Ben Boursi MD School of Medicine, Sackler Faculty of Medicine Tel Aviv University Tel Aviv, Israel

Changing Gut Microbiome May Enhance Cancer Response to Immunotherapy

MedicalResearch.com Interview with:

Ben Boursi MD School of Medicine, Sackler Faculty of Medicine Tel Aviv University Tel Aviv, Israel

Dr. Boursi

Ben Boursi MD
Senior Physician in the Gastrointestinal Cancer Department at Sheba Medical Center
School of Medicine, Sackler Faculty of Medicine
Tel Aviv University
Tel Aviv, Israel

MedicalResearch.com:  What is the background for this study? What conditions have fecal matter transplants been previously studied in (ie c. diff)?

Response: “Many melanoma patients do not respond to immunotherapy and even among responders, many eventually progress. Extensive research has been conducted in order to overcome resistance to immunotherapy and modulation of the gut microbiota, is one of the promising leads. The gut microbiome has been shown to influence response to immunotherapy in preclinical mouse models and observational patient cohorts. Currently FMT is being used for the treatment of C. Difficile that is resistant to antibiotics, but it is also being evaluated as a treatment option for other disease states such as inflammatory bowel disease and obesity.”


MedicalResearch.com: What are the main findings? Was the same anti-PD-1 immunotherapy used after the fecal transplant in these cancer patients?

Response: “The study provides the first clinical evidence that the gut microbiota increases anti-tumor immunity, which is translated into objective clinical responses in refractory metastatic melanoma patients. During the re-induction of immunotherapy, we used the same immunotherapy that previously failed. 

MedicalResearch.com: What should readers take away from your report?

Response: “That the concept of microbiota modulation in cancer is clinically meaningful. Changing the gut microbiota composition and re-inducing immunotherapy may, in some patients, lead to clear clinical responses.”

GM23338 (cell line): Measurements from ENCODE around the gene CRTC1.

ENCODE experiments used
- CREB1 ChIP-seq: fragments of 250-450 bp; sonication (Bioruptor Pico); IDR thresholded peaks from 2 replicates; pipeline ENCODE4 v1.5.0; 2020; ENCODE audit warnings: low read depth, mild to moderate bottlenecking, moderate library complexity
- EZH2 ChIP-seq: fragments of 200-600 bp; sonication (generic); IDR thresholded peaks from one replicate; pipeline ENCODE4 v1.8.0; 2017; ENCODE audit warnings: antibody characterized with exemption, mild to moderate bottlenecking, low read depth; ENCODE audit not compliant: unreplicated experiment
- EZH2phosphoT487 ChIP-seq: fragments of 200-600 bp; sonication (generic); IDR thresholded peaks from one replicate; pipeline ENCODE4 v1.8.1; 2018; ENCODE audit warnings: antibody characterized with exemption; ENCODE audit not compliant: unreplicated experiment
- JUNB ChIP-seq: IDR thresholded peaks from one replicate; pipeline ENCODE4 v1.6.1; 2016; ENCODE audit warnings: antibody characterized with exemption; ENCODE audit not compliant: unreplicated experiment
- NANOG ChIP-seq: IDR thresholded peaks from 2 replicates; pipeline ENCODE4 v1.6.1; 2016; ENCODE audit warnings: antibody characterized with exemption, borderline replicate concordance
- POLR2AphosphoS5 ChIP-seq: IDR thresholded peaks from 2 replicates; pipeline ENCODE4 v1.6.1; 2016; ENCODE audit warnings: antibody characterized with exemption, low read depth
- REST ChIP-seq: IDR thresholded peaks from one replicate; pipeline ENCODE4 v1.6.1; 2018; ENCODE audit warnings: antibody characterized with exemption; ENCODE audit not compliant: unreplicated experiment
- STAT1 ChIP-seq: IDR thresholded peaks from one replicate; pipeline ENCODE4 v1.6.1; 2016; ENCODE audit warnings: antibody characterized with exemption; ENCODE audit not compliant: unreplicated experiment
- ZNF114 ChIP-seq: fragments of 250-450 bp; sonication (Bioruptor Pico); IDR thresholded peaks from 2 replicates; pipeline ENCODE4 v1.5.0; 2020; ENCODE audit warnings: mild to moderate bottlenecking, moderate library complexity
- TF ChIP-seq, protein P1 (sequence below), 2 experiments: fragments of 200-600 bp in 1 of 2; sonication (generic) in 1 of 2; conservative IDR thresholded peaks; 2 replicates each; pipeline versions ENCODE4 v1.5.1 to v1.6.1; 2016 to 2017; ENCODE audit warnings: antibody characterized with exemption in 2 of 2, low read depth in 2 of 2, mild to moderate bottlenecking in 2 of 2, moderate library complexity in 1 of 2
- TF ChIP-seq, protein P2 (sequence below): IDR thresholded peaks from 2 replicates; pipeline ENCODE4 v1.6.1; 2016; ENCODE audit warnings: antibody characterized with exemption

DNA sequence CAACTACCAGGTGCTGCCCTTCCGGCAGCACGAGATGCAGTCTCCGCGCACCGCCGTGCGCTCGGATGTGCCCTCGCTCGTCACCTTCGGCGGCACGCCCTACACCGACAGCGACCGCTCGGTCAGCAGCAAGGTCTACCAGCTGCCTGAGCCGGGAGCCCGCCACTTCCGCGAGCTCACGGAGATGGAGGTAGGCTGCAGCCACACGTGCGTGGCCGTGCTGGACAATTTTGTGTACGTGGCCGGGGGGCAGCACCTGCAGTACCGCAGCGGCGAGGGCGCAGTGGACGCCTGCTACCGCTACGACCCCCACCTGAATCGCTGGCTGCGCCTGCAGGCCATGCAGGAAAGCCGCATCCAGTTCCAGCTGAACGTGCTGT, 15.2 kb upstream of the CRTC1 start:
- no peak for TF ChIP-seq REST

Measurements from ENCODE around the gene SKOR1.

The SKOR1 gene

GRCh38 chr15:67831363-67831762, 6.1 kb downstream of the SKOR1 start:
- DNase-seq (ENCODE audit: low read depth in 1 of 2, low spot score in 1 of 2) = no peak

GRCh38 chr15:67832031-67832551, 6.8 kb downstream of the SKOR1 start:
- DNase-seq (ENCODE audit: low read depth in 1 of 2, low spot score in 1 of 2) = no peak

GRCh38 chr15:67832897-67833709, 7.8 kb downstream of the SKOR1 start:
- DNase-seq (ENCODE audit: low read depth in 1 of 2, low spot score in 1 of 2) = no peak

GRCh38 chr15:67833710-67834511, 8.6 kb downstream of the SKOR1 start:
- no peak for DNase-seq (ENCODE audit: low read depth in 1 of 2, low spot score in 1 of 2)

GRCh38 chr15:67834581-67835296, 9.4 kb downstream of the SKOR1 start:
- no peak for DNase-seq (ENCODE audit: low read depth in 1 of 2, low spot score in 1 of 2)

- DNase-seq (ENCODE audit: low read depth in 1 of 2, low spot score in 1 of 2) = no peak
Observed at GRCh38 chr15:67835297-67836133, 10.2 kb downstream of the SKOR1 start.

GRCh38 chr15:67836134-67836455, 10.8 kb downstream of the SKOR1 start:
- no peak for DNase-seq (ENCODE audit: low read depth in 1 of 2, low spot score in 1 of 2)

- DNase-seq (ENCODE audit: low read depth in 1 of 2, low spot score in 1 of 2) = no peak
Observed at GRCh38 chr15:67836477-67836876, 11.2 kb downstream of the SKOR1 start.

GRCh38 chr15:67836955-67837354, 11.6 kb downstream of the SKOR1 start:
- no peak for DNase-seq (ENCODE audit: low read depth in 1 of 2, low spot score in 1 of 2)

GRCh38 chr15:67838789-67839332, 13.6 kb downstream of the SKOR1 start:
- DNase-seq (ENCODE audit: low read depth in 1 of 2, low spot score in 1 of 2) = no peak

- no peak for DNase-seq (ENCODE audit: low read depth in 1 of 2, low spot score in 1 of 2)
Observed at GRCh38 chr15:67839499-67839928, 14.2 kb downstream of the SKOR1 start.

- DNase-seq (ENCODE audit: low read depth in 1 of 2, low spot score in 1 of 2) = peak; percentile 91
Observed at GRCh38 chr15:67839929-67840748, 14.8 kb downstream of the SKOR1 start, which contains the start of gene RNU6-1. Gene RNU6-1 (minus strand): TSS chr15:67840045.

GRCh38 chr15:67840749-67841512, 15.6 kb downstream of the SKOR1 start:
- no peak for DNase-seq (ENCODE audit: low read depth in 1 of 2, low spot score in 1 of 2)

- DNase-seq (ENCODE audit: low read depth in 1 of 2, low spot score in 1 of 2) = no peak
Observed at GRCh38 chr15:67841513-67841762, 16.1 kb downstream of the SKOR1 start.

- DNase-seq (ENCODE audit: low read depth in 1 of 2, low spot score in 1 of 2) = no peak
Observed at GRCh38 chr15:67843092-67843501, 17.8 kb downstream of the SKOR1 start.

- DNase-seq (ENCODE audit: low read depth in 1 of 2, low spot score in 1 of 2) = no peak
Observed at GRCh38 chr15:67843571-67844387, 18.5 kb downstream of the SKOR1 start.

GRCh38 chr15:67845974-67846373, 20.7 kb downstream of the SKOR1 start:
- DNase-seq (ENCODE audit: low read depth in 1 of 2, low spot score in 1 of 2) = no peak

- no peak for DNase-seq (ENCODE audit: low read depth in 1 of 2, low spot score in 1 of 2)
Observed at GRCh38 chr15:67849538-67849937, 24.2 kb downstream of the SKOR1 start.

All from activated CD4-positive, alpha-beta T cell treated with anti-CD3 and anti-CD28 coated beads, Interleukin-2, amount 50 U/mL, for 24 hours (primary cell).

MedicalResearch.com: What recommendations do you have for future research as a result of this work?

Response: “Future studies will assess microbiota modulation in other malignancies that are treated with immunotherapy such as lung and bladder cancers. We will also need to understand who the best donors are and what are the exact biological mechanisms behind the clinical responses.” 

MedicalResearch.com: Is there anything else you would like to add?

Response: “All microbiota modulations in cancer patients at this point should be done only as part of highly regulated and monitored clinical trials.”

My partners in the project are Prof. Gal Markel and Dr. Erez Baruch. I have no disclosures.

Citation: 

Fecal microbiota transplant promotes response in immunotherapy-refractory melanoma patients

 BY EREZ N. BARUCH, ILAN YOUNGSTER, GUY BEN-BETZALEL, RONA ORTENBERG, ADI LAHAT, LIOR KATZ, KATERINA ADLER, DANIELA DICK-NECULA, STEPHEN RASKIN, NAAMAH BLOCH, DANIIL ROTIN, LIAT ANAFI, CAMILA AVIVI, JENNY MELNICHENKO, YAEL STEINBERG-SILMAN, RONAC MAMTANI, HAGIT HARATI, NETHANEL ASHER, RONNIE SHAPIRA-FROMMER, TAL BROSH-NISSIMOV, YAEL ESHET, SHIRA BEN-SIMON, OREN ZIV, MD ABDUL WADUD KHAN, MORAN AMIT, NADIM J. AJAMI, IRIS BARSHACK, JACOB SCHACHTER, JENNIFER A. WARGO, OMRY KOREN, GAL MARKEL, BEN BOURSI

PUBLISHED ONLINE10 DEC 2020 DOI: 10.1126/science.abb5920

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Jan 5, 2021 @ 2:30 pm 

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